Under this statute an action is deemed to have been commenced against a defendant when the summons is served upon a party who is united in interest with that defendant. We have not previously construed the phrase "united in interest" in the context of this statute. However, New York has a similar provision, and we look for guidance from its court's interpretations to construe our statute.(1)
[¶8] The New York Court of Appeals has held that parties are "united in interest" if the subject matter of the action is such that both parties "stand or fall together and . . . judgment against one will similarly affect the other." Mondello v. New York Blood Center, 80 N.Y.2d 219, 604 N.E.2d 81, 85, 590 N.Y.S.2d 19 (1992), citing Prudential Ins. Co. v. Stone, 270 N.Y. 154, 159, 200 N.E. 679 (1936). Under those circumstances, the party not timely served is charged with notice of the institution of the action and, because of the relationship with the timely served party, is deemed not prejudiced in maintaining a defense on the merits of the otherwise barred claim. Mondello, 604 N.E.2d at 85. Thus, for instance, partners are united in interest because they are personally and vicariously liable for the torts of their co-partners committed within the scope of the partnership business. Connell v. Hayden, 443 N.Y.S.2d 383, 395 (App. Div. 1981). Where, however, the action is one to recover for tort "persons who are charged with concurrent negligence producing plaintiff's injuries will not be held to be 'united in interest' absent some relationship between them giving rise to vicarious liability for the acts of the other." Connell, 443 N.Y.S.2d at 396-97.
[¶9] Parties are not united in interest under the New York statute if each could assert different defenses to the plaintiff's claims, such that untimely service upon one of them may prevent that party from conducting an appropriate investigation of a defense which the timely served defendant has no interest or desire to pursue. See, e.g., Mfrs. & Traders Trust Co. v. Lindauer, 513 N.Y.S.2d 629, 637-38 (1987). Under New York's interpretations of the united-in-interest concept the most important consideration is whether the party timely served is obligated by necessity to protect the nonserved defendant by investigating and preparing all defenses available to both parties. Under those circumstances, timely service of process on the original party acts to satisfy the underlying purpose of the statute of limitations to ensure a defendant has a fair opportunity to prepare a defense.
[¶10] The New York decisions provide helpful guidance for construing and applying the term "united in interest" under N.D.C.C. § 28-01-38. We conclude two parties are united in interest when they are in such relation to each other with regard to the subject matter of the plaintiff's action that they will necessarily stand or fall together, a judgment against one will necessarily result in liability upon the other, and neither can reasonably raise a defense which is unavailable to the other. Under that definition, we conclude Minot and the District are not codefendants united in interest.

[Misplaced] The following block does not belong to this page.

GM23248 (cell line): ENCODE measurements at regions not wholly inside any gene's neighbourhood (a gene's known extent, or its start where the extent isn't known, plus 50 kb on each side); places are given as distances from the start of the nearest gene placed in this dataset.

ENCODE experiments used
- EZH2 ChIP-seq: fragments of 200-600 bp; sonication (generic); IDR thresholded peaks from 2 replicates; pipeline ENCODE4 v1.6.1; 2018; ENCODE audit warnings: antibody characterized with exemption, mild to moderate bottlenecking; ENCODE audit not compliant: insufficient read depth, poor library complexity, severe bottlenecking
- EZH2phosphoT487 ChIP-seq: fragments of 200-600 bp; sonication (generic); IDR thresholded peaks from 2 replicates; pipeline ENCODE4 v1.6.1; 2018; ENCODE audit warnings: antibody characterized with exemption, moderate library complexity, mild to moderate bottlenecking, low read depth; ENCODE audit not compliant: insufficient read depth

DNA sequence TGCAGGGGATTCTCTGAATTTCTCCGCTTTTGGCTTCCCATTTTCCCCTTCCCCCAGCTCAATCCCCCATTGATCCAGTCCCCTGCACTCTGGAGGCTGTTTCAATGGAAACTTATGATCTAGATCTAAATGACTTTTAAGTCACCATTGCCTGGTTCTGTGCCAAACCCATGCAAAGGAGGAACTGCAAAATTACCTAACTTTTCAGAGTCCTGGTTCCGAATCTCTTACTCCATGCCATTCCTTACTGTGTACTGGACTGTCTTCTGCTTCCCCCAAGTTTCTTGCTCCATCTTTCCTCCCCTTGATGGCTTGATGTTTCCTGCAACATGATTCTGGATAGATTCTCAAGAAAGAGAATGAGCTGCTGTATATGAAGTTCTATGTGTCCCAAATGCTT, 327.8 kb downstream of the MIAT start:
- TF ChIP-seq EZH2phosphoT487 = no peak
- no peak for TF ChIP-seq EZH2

[¶11] In reading the allegations in the pleadings, it is readily apparent Minot and the District have available different defenses and may not "stand or fall together" on the plaintiff's claims against them. For example, Minot could argue the District had a non-delegable duty to design and construct a flood control structure not unreasonably dangerous to children, but failed to do so. The factfinder could conclude Minot's agreement to maintain and operate the structure after it was completed was not an assumption of the duty to design and construct a reasonably safe structure and the operation and maintenance of it was not the proximate cause of the victim's death. Contrarily, the District could argue Minot became an independent contractor when it resolved to undertake all operation and maintenance of the structure and the victim's death was proximately caused by Minot's failure, after several years of operation and observation of the danger it posed, to use reasonable care in maintaining the structure to make it reasonably safe for children. The District could further argue it owed no duty to the victim to maintain the structure in a reasonably safe condition.
[¶12] The question of agency is a fact question for the trier of fact. E.g., Red River Commodities, Inc. v. Eidsness, 459 N.W.2d 805, 810 (N.D. 1990). The factfinder could also determine Minot was acting as the agent of the District in providing maintenance and care of the flood control structure and the District is vicariously liable on a theory of respondeat superior for the city's negligence in that undertaking.
[¶13] All of these potential defenses hinge upon factual determinations not yet fully developed on the record. It is enough that these defendants do not necessarily stand or fall together on plaintiff's claims against them. Significant and separate defenses are available to each of them, and their interests may be more aptly described as being antagonistic than united. We therefore hold service of the summons upon the District did not constitute commencement of the action against Minot, under N.D.C.C. § 28-01-38. The district court did not err in dismissing Gessner's complaint against Minot for insufficiency of service of process.
Summary Judgment Dismissal of the District